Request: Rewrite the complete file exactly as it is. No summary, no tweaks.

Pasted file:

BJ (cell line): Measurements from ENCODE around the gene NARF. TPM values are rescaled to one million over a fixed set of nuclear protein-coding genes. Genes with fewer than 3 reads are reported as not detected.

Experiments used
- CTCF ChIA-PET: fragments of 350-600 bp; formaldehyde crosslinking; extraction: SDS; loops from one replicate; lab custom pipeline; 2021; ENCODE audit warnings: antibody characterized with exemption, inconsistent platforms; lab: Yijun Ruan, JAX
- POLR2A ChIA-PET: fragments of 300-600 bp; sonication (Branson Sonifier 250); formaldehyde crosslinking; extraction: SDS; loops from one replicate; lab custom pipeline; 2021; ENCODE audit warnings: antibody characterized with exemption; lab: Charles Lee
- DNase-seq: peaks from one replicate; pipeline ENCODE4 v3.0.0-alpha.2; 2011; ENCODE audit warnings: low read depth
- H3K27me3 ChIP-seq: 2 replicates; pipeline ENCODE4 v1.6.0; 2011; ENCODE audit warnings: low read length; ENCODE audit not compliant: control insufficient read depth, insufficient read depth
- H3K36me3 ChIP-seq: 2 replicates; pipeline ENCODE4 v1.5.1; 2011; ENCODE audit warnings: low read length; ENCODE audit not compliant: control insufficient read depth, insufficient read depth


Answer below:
BJ (cell line): Measurements from ENCODE around the gene NARF. TPM values are rescaled to one million over a fixed set of nuclear protein-coding genes. Genes with fewer than 3 reads are reported as not detected.

Experiments used
- CTCF ChIA-PET: fragments of 350-600 bp; formaldehyde crosslinking; extraction: SDS; loops from one replicate; lab custom pipeline; 2021; ENCODE audit warnings: antibody characterized with exemption, inconsistent platforms; lab: Yijun Ruan, JAX
- POLR2A ChIA-PET: fragments of 300-600 bp; sonication (Branson Sonifier 250); formaldehyde crosslinking; extraction: SDS; loops from one replicate; lab custom pipeline; 2021; ENCODE audit warnings: antibody characterized with exemption; lab: Charles Lee
- DNase-seq: peaks from one replicate; pipeline ENCODE4 v3.0.0-alpha.2; 2011; ENCODE audit warnings: low read depth
- H3K27me3 ChIP-seq: 2 replicates; pipeline ENCODE4 v1.6.0; 2011; ENCODE audit warnings: low read length; ENCODE audit not compliant: control insufficient read depth, insufficient read depth
- H3K36me3 ChIP-seq: 2 replicates; pipeline ENCODE4 v1.5.1; 2011; ENCODE audit warnings: low read length; ENCODE audit not compliant: control insufficient read depth, insufficient read depth